Life

Nutrition and Heart Disease: Portion Control, Risk Control

Family history and genes play a role in your risk for developing heart disease, medical experts say. Fortunately, some risk factors are within your control.

“You can’t change genetics or your family history, but you can lower other risks,” says Lucette Talamas, a registered dietitian with Community Health at Baptist Health. “Your diet can affect your risk factors for heart disease.”

The numbers are sobering: Every day in the U.S., about 2,150 people — one every 40 seconds— die from some form of cardiovascular disease, according to the American Heart Association.

But a healthy diet can make a difference, Ms. Talamas says.  Here are some facts about heart disease and nutrition.

What is cholesterol?

Cholesterol is the soft, waxy substance found in your bloodstream and in all body cells.  There are two types of cholesterol:

  • Low-density lipoprotein (LDL or “bad” cholesterol) joins with fats and other substances to build up on the inner walls of your arteries. This process, known as atherosclerosis, leads to clogged and narrowed arteries that restrict blood flow, which can result in a heart attack or stroke.
  • High-density lipoprotein (HDL or “goodcholesterol) helps protect you from strokes and heart attacks by carrying harmful cholesterol away from your arteries.
  • What are the sources of cholesterol?

    Approximately 75 percent of blood cholesterol is generated by your liver and other cells. The food you eat is the source for the remaining 25 percent of your cholesterol.

    What are trans fat?

    Trans fats raise the amount of harmful LDL cholesterol, while lowering the amount of helpful HDL cholesterol in your body.  Many processed, prepared and fried foods contain trans fats, including:

  • Doughnuts and other fried foods.
  • Cookies, muffins, pie crusts, cakes, biscuits and other baked goods.
  • Frozen pizza.
  • Snack and fast foods.
  • Margarines and spreads.
  • Saturated fat consumed in larger amounts is associated with higher levels of total cholesterol and LDL cholesterol. Common sources of saturated fats include:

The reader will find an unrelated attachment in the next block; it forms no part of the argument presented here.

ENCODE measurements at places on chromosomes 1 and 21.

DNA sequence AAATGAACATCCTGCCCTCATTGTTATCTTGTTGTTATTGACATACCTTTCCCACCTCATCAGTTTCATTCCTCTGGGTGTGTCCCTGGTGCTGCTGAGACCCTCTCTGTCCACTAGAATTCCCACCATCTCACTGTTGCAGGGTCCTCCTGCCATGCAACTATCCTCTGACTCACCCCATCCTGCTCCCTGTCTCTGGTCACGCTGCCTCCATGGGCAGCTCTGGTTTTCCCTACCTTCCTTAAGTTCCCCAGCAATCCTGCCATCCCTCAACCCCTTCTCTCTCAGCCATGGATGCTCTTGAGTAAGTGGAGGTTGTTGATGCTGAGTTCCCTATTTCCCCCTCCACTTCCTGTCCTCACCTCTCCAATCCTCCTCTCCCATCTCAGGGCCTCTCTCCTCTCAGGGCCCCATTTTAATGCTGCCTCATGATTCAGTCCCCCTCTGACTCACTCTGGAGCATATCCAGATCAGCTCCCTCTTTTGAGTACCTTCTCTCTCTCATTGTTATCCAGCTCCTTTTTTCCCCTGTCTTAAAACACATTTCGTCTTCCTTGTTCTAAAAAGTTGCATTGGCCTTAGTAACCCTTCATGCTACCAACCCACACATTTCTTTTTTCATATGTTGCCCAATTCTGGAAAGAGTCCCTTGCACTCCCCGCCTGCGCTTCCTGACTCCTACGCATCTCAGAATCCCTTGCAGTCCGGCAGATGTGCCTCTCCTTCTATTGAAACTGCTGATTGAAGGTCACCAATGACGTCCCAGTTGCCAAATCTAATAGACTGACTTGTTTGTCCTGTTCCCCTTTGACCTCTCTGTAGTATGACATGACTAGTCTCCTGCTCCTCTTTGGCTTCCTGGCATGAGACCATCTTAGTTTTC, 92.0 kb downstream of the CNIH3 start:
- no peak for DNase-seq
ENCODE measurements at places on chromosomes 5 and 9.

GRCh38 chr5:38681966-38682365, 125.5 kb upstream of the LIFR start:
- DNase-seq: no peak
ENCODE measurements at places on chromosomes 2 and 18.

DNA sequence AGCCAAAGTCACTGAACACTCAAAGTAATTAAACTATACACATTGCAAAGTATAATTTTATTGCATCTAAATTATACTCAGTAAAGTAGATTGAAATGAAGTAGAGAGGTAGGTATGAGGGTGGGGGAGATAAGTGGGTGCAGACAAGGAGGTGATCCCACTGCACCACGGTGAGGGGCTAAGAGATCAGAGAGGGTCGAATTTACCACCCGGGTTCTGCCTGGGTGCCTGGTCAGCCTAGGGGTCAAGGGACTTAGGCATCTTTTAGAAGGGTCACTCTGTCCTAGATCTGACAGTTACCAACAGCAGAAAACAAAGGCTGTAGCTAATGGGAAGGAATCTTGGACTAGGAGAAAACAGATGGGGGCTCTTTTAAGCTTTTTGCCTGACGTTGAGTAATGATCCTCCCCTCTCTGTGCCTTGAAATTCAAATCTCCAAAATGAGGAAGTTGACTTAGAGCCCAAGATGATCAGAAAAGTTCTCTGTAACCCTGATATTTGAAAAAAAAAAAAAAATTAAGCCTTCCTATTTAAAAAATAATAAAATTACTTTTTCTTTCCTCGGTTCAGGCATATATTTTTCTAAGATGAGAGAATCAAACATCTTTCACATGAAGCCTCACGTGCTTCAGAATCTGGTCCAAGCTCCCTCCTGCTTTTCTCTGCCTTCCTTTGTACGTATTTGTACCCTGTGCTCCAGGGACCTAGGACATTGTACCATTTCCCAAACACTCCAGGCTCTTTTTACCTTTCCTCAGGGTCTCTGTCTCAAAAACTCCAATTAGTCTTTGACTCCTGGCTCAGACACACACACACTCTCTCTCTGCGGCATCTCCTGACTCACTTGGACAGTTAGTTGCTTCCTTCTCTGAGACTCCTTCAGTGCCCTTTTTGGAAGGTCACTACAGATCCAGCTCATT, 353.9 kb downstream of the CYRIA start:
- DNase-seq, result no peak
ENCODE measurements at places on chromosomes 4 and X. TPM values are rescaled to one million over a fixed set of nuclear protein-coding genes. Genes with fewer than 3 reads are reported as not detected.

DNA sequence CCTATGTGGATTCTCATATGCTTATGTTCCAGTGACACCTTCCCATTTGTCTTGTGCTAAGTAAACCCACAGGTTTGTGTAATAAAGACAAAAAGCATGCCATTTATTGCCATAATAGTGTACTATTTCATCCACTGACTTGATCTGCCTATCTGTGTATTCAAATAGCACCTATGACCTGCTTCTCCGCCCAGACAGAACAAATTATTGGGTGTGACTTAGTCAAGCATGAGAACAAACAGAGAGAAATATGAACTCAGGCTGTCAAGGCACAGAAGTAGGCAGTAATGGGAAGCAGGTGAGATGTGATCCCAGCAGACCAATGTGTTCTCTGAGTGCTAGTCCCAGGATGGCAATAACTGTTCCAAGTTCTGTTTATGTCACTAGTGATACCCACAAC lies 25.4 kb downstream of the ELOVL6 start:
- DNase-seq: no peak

• Animal sources, including meats and dairy.
  • Baked goods and fried foods.
  • How can you tell if a food item contains trans fat?

    Even if you read food labels, detecting the presence of trans fat can be tricky.  That’s because under regulations, if a food item has less than .5 grams of trans fat per serving, a company can list “0g” trans fat on the “Nutrition Facts” panel.

    Therefore, it’s important to reading the ingredients list and see if “partially hydrogenated” is listed, which means the food has trans fat.

    What about fiber?

    Fiber: A healthy diet contains 25-30 grams of fiber each day.  Fiber helps with digestion and, in particular, soluble fiber helps you maintain healthy cholesterol levels. Good sources of fiber include beans, legumes, whole grains, (especially oats), fruits and vegetables, including apples, strawberries and citrus fruit.

    “In addition to the fiber, these foods have a wealth of nutrition, containing many important vitamins and minerals,” Ms.  Talamas says, adding: “It is best to get your fiber from food rather than taking a supplement.”

    Remember: It is also important to boost your fiber intake gradually, to prevent stomach irritation. Also make sure you drink enough water to prevent constipation, she says.

    “You can modify your cardiovascular risk by eating a balanced diet of foods in their most natural state, including a variety of fruits and vegetables, whole grains, low-fat dairy products, fatty fish, lean or plant-based proteins,” Ms. Talamas says.

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